The Bishop of Rome hath no jurisdiction in the Realm of En­gland.

The Laws of the Realm may punish Christian Men with death, for h [...]inous and grievous Offences.

It is lawful for Christian Men at the Commandment of the Magistrate to wear Weapons, and serve in the Wars.

Now after the Oath of Supremacy had been enjoyn'd in the first year of her Reign, and the Admonition annexed to her Injunctions was then like­wise [Page 40] publish'd, viz. A. D. 1559. and after the Parliament had by proviso [...] the interpretation of the Oath, (which Parliament began the 12th of Ianuary in the 5th year of her reign, and from which day all things d [...]ne in that Session are to bear date) the Articles of Religion agreed on by the Archbishops and Bishops of both Provinces, and the whole Clergy in the Convocation holden at London in the 5th year of her reign, and A. D. 1562. were by the Archbishops and Bishops of both Provinces subscribed the 29th of Ianuary in that year, and by the Clergy of the lower House of Convoca­tion on the 5th of February following, and to all which the Queen gave her Royal Assent. And in the Articles there was by the Queens Royal Preroga­tive an additional Interpretation probably at the instance of the Clergy gi­ven to the interpretation, in the Admonition▪ and in the Parliaments Provi­so: and the which additional interpretation had in it no respect to, nor mention of what, being in several places of the former one, might a­muse the Clergy with some Fears and Iealousies, namely the Duty, Allegi­ance and Bond that were acknowledged due to Harry the 8th and Edward the 6th, and the Authority that was challenged and lately used by those Prin­ces; however yet that latter Clause is qualify'd in the Admonition. But for the 37th Article before-mentioned allowing the measures of the Royal Supremacy from the Prerogatives given by God in Scripture to holy Prin­ces, whereby our Clergy might seem to have brought the Prerogative in­to its own proper Element, and theirs too (the knowledge of the Scriptures being their profession) our Clergy no doubt were always thankful to the Crowns Dispensative power, and so exercised out of Parliament: and where­by they were secured from penal disabilities either by suspension or depri­vation for not taking the Oath in the sense of the Admonition.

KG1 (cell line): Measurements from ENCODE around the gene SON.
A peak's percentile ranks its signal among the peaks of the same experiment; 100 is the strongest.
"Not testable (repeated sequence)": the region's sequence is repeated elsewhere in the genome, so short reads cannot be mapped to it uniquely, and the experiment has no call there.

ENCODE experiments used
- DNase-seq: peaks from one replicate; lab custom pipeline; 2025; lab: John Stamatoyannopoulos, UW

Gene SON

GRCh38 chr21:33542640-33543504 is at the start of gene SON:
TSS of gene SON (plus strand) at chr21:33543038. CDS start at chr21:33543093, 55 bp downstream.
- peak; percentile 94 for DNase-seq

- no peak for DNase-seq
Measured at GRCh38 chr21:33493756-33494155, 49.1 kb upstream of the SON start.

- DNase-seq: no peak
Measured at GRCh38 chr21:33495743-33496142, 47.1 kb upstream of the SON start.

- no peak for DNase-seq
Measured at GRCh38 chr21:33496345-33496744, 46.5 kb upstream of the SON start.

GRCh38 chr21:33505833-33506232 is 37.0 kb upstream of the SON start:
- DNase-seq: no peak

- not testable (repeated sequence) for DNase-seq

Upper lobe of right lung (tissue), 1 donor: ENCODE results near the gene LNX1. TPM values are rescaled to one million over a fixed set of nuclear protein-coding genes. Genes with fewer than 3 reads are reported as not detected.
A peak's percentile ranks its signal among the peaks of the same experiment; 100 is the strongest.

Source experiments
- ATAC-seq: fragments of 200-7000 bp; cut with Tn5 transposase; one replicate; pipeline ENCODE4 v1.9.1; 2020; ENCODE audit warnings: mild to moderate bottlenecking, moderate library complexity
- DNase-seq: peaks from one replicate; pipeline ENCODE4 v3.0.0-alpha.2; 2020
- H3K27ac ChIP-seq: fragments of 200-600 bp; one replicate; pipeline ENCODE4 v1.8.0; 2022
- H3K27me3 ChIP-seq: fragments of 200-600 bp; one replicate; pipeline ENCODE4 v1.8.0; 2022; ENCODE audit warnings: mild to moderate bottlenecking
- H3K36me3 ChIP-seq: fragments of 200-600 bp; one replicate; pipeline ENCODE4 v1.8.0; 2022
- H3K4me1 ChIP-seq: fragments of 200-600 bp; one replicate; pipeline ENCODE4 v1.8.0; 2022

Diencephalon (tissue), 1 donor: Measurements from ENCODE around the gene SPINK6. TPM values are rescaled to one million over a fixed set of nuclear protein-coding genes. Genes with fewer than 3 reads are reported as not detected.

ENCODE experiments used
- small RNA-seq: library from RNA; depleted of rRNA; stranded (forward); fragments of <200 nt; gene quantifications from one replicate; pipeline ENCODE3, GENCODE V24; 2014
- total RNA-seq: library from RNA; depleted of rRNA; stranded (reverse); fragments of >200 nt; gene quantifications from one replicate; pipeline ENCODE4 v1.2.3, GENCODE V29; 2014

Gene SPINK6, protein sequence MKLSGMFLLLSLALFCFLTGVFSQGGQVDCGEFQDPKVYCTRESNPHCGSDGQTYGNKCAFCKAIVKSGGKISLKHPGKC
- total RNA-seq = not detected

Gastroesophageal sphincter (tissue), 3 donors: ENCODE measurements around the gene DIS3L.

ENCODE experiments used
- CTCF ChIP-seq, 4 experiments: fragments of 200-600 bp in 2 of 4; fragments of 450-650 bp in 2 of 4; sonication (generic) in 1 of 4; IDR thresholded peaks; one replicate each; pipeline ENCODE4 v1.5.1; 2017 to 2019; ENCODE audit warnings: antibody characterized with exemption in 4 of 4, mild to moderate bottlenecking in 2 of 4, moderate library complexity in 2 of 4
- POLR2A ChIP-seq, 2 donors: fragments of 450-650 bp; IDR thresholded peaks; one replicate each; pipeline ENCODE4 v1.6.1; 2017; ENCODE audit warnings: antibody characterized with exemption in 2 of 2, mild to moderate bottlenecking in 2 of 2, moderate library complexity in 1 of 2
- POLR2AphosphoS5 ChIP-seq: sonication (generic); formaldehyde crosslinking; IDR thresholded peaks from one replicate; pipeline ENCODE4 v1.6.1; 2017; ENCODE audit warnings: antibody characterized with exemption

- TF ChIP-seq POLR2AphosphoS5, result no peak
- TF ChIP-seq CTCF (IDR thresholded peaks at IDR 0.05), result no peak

Thus as things in their proper place are at rest, the Queens Dispensative power and the Consciences of the Clergy by this interpretation of the Oath were so much at rest, that about eight or nine years afterward the same 39 Articles that had been by the Archbishops and Bishops and Clergy of both Provinces agreed on in the year 1562. were by the said Archbishops, Bishops and Clergy again agreed upon, and again ratify'd by the Queen in the year 1571. the 13th year of her reign, and when care was taken by the Government that that interpretation being incorporated in the body of the 39 Articles should be deem'd good in Parliament by the Statute of 13o Eliz. c. 12. as the other interpretation in the Admonition had been by the proviso in the Act of the 5th of that Queen, and probably for the same reason: and as her dispensing with disability expresly in the 8th year of her reign was.

In the Act of the 13th of Eliz. reference was made to those Articles as agreed on by the Archbishops and Clergy and set forth by the Queens au­thority Anno 1562. and the Act is entituled, Reformation of Disorders in the Ministers of the Church, and in which it was enacted, That all such as were to be ordained or permitted to preach or to be insti­tuted into any Benefice with cure of Souls, should publickly sub­scribe to the said Articles; which shews (if you mind it) that tho the Parliament did well allow and approve of the said Articles, yet the said Book oweth neither Conf [...]rmation, nor Authority to the Act of Parliament. And that Act concerning only Clergy-men, tho the interpretation in the 37th Article is left to oblige the Clergy, yet that in the Admonition might concern you to stick to, if nothing had since happen'd whereby the dispen­sative power inherent in the Crown, may have given your Conscience the benefit of the interpretation thus afforded to the Clergy.